ResultsDescription of the sample

During the recruitment period of the sample, 208 injured people met the established criteria, of which 64 (30.8%) were selected for biomechanical assessment and comprised the sample for this study. Of the 64 injured people who were submitted to the biomechanical study, 51 (79.7%) consented to the test, 8 (12.5%) refused to undergo biomechanical assessment and 5 (7.8%) were excluded from the study due to methodological problems in data collection.

The sample of people assessed consisted of 65% women and 35% men. The mean age was 36 years in women (standard deviation=9.9) and 35 years in men (standard deviation=10). 82% of the accidents were from behind and 253 days after the accident occurred (at least 107 days and a maximum of 398 days) at the time of assessment. According to the physical examination by the medical examiner, 57% of the sample presented grade I injury following the Quebec classification and 43% grade II. Both grades refer to pain, sensation of stiffness and cervical discomfort, in grade II with musculoskeletal signs (decreased joint movement and painful points) and in grade I with no signs. 100% of the sample referred cervical pain as initial symptoms and, to a lesser extent, other symptoms such as stiffness, dizziness, headache, paresthesia, nausea, vertigo or vomiting.

Results of the biomechanical tests

There were 47 kinematic assessments of cervical movement (92.2% of patients), fifteen assessments of hand strength (29.4%) and eight balance assessments (15.7%). The following were obtained: 31 cases (61%) with normal functionality, 10 (19%) with slightly altered functionality, 6 cases (12%) with altered functionality and 4 cases (8%) of non-cooperation during the biomechanical tests. The percentage of cases corresponding to each type of biomechanical result is presented in Fig. 2.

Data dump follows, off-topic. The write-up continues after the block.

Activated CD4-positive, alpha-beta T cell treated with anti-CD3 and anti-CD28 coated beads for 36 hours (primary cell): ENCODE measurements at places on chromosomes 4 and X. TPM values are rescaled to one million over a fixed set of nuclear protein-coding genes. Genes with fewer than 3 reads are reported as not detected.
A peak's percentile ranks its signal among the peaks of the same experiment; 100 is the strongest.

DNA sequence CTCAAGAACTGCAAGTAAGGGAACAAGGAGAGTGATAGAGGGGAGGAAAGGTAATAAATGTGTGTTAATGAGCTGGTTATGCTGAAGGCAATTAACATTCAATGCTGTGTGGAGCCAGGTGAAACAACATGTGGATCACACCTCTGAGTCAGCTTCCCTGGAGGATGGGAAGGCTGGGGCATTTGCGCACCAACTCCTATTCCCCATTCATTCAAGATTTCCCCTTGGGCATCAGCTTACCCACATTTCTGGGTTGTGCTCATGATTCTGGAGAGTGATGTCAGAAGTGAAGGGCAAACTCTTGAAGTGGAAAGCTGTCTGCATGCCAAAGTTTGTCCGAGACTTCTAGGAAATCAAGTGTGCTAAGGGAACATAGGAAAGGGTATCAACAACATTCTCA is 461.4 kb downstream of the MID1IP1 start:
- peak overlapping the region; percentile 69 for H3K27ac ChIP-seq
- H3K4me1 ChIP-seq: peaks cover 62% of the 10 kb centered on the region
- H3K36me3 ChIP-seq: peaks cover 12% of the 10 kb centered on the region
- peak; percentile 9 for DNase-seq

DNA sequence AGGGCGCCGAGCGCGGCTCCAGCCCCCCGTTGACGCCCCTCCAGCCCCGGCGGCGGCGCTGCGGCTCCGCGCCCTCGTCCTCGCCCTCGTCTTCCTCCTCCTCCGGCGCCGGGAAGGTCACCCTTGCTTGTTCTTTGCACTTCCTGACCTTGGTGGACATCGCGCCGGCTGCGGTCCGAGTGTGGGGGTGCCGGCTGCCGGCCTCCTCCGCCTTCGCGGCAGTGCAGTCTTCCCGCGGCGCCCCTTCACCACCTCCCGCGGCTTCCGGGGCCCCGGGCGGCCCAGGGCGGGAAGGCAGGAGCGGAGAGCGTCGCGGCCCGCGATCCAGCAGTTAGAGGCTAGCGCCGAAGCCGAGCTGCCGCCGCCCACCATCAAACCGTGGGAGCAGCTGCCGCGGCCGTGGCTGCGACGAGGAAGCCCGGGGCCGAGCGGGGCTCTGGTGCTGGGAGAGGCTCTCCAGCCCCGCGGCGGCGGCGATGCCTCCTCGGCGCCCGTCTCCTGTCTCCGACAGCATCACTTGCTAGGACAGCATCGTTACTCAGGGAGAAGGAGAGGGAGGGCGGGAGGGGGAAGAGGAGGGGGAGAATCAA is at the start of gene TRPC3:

Figure 2.

Distribution of biomechanically assessed cases by type of test result obtained.

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Comparison between pre-evaluation of sequelae and final assessment

The percentage of cases with and without sequelae in the pre-evaluation of medical examiners and in the final evaluation is presented in Fig. 3.

Figure 3.

Percentage of cases with and without sequelae in the pre-evaluation and final evaluation of medical examiners (before and after knowing the results of the biomechanical tests).

(0.06MB).

Table 1 shows, for each type of sequela granted, the number of cases with sequela, both in the pre-evaluation and in the final evaluation. In addition, the mean score of sequelae for each type of sequela is presented. The total number of cases with sequelae varies between the pre-evaluation and the final evaluation due to the change of medical examiner's criteria.

Table 1.

Summary of the number of cases with sequelae and their mean score in the pre-evaluation and final evaluation of the medical examiner after knowing the results of the biomechanical tests.

Type of sequela  No. of cases with sequelaMean score of the sequela
  Pre-evaluation  Final evaluation  Pre-evaluation  Final evaluation 
Aggravation of prior arthrosis  2.67 
Post-traumatic cervical injuries without spinal involvement  13  10  1.08  1.3 
Post-traumatic cervical injuries with spinal involvement  1.71 
Clinical picture derived from cervical hernia  4.5  2.4 
Post-traumatic cervical syndrome  17  2.4 
Mobility limitation of the cervical spine  10  2.8 
Total  44  29  –  – 

By comparing sequelae according to the type of biomechanical result, differences are observed between the medical examiner assessment of sequelae prior to the biomechanical assessment and the final assessment, as shown in Fig. 4. The difference in the assessment of sequelae between the pre-evaluation and the final assessment was statistically significant (p<0.05) according to the ANOVA test for the set of cases with normal functionality. These differences were not statistically significant in the rest of the groups, whose sample size was much lower.